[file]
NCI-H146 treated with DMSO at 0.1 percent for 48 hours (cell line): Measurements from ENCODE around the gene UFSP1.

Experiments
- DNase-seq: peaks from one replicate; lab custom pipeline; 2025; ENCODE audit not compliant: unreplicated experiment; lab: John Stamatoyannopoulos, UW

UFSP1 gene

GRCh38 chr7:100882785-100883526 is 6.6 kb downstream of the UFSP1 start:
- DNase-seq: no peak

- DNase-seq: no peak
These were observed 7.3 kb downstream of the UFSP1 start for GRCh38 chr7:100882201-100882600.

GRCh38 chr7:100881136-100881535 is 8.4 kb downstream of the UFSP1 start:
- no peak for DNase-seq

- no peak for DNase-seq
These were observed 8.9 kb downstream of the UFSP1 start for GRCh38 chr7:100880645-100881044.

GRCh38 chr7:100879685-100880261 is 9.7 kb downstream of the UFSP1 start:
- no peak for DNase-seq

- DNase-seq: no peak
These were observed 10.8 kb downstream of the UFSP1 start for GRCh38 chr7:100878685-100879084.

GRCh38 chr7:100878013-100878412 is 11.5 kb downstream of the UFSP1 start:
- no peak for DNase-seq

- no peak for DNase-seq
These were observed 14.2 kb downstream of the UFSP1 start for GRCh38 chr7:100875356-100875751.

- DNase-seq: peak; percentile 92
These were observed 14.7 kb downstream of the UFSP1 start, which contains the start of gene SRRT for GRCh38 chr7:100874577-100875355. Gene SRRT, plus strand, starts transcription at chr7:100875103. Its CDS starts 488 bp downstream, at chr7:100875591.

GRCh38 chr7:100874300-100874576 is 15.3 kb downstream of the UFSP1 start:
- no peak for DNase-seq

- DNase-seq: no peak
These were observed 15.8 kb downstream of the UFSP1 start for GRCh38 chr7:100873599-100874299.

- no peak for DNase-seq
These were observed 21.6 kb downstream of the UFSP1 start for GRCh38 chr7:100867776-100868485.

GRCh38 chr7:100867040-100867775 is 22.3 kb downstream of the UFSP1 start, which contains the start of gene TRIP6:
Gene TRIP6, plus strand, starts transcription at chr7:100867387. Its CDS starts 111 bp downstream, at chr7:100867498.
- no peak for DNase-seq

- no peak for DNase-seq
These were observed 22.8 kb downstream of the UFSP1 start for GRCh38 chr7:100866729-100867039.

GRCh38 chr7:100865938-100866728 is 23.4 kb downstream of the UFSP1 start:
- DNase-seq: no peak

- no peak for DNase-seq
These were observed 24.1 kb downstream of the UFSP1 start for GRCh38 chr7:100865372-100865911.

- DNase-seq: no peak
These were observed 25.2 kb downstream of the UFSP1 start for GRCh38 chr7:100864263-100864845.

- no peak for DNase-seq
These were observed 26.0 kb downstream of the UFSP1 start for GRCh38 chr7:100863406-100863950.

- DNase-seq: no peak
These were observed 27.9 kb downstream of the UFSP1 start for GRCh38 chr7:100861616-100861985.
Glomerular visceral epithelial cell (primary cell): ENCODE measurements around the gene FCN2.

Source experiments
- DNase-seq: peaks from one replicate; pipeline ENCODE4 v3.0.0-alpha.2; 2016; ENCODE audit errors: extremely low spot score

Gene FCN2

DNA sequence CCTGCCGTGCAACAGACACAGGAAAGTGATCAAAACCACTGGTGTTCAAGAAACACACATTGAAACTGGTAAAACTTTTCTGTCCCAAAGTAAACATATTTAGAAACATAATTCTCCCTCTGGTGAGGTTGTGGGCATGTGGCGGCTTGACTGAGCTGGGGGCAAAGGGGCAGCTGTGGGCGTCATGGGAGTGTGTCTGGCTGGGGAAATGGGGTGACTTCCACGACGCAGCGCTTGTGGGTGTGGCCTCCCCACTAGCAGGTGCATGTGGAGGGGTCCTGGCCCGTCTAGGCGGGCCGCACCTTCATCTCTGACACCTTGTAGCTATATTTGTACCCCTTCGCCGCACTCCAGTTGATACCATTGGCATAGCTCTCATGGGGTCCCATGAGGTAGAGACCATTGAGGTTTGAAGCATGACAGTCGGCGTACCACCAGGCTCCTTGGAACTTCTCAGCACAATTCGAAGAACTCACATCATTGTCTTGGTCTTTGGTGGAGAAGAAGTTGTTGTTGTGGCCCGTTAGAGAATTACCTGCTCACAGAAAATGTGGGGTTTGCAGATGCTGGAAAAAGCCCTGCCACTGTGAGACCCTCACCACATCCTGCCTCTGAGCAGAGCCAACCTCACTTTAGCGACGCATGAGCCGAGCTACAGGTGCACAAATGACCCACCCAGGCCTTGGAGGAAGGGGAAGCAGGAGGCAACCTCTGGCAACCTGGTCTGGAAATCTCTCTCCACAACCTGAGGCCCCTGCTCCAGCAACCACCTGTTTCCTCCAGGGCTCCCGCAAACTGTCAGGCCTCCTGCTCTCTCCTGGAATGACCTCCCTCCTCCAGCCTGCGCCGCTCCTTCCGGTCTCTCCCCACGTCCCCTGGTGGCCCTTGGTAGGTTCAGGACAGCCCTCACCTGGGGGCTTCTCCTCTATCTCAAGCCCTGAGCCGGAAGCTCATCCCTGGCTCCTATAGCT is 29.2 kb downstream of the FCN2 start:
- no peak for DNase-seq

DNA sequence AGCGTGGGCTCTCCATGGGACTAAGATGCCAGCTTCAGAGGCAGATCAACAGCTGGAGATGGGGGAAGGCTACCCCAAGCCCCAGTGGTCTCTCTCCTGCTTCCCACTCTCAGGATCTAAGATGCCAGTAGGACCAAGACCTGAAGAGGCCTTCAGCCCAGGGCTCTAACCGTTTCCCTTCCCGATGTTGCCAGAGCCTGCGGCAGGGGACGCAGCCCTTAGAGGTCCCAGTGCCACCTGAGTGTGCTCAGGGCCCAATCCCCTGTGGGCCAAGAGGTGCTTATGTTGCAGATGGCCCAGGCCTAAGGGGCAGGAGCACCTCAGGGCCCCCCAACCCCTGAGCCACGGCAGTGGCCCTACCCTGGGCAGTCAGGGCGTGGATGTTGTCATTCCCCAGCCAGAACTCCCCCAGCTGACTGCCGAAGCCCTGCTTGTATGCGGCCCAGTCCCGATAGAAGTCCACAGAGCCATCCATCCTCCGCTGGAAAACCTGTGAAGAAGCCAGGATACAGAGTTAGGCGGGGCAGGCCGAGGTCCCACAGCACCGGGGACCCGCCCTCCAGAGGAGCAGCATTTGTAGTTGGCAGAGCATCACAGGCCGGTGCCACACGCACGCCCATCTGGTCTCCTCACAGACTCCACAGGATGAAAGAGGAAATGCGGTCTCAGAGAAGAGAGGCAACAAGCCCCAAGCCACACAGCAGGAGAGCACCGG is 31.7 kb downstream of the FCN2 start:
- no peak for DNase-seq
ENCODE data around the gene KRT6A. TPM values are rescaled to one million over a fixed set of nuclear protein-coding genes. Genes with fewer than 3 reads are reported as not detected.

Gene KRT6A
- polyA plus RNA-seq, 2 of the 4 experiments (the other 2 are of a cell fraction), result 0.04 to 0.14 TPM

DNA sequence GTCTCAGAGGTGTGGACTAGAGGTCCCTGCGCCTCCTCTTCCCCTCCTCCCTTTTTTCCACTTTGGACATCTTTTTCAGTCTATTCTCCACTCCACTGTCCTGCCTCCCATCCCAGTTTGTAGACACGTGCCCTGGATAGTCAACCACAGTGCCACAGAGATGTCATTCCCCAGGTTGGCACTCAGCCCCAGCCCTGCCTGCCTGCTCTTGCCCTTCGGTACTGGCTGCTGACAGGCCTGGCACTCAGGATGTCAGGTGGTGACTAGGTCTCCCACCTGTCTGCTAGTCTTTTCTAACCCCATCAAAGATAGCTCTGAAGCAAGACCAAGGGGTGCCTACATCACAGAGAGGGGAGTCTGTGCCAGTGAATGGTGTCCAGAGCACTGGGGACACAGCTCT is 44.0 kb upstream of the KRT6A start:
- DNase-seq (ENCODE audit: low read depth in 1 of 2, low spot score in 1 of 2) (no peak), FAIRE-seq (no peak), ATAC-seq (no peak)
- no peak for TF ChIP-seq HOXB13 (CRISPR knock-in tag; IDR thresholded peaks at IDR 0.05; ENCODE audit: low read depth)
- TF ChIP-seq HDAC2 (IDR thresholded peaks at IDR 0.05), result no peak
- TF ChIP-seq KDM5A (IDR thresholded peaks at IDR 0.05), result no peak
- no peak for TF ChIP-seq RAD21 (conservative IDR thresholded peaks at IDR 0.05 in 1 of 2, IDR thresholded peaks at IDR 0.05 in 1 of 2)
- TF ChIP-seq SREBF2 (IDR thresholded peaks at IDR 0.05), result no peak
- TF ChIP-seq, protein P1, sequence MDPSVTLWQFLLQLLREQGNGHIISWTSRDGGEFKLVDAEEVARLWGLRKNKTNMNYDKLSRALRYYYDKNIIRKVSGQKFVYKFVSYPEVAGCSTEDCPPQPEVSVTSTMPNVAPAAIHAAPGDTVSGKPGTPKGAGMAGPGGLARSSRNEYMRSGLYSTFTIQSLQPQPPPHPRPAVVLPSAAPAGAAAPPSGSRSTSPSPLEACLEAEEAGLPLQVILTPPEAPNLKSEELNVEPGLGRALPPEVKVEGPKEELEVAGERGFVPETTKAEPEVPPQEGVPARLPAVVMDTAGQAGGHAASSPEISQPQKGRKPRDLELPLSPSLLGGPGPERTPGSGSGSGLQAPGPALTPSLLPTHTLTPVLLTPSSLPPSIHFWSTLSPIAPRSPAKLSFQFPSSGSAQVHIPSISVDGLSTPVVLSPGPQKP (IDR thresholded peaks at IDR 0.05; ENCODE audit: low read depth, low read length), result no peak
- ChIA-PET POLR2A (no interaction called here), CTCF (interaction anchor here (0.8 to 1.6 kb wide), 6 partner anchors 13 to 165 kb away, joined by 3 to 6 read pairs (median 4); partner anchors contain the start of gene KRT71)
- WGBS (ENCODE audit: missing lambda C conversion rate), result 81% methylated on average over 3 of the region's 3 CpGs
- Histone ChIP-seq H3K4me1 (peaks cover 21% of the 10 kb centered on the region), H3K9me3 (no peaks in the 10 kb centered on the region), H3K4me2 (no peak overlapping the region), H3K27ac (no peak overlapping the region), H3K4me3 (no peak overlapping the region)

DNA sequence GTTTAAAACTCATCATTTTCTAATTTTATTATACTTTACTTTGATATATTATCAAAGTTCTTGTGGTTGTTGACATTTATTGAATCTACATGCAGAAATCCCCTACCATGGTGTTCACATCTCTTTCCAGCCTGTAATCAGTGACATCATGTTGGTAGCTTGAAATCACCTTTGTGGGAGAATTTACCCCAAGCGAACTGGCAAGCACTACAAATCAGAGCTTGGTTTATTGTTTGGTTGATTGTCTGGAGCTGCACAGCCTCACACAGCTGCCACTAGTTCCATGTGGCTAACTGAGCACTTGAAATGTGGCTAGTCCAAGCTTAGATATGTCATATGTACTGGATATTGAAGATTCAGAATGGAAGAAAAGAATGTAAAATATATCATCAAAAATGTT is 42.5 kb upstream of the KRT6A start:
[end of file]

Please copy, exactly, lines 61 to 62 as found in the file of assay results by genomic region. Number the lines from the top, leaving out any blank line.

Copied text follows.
- TF ChIP-seq SREBF2 (IDR thresholded peaks at IDR 0.05), result no peak
- TF ChIP-seq, protein P1, sequence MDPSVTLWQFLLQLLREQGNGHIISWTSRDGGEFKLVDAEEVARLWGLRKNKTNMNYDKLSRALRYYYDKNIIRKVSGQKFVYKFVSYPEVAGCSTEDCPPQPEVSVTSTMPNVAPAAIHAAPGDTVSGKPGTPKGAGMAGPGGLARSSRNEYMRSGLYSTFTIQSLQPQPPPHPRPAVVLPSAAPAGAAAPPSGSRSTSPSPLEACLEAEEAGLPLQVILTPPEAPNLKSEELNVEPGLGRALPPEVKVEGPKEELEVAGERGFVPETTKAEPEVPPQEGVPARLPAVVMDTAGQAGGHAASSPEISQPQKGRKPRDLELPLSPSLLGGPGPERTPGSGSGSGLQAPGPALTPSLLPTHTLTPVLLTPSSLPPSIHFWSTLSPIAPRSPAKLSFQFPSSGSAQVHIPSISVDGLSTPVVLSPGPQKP (IDR thresholded peaks at IDR 0.05; ENCODE audit: low read depth, low read length), result no peak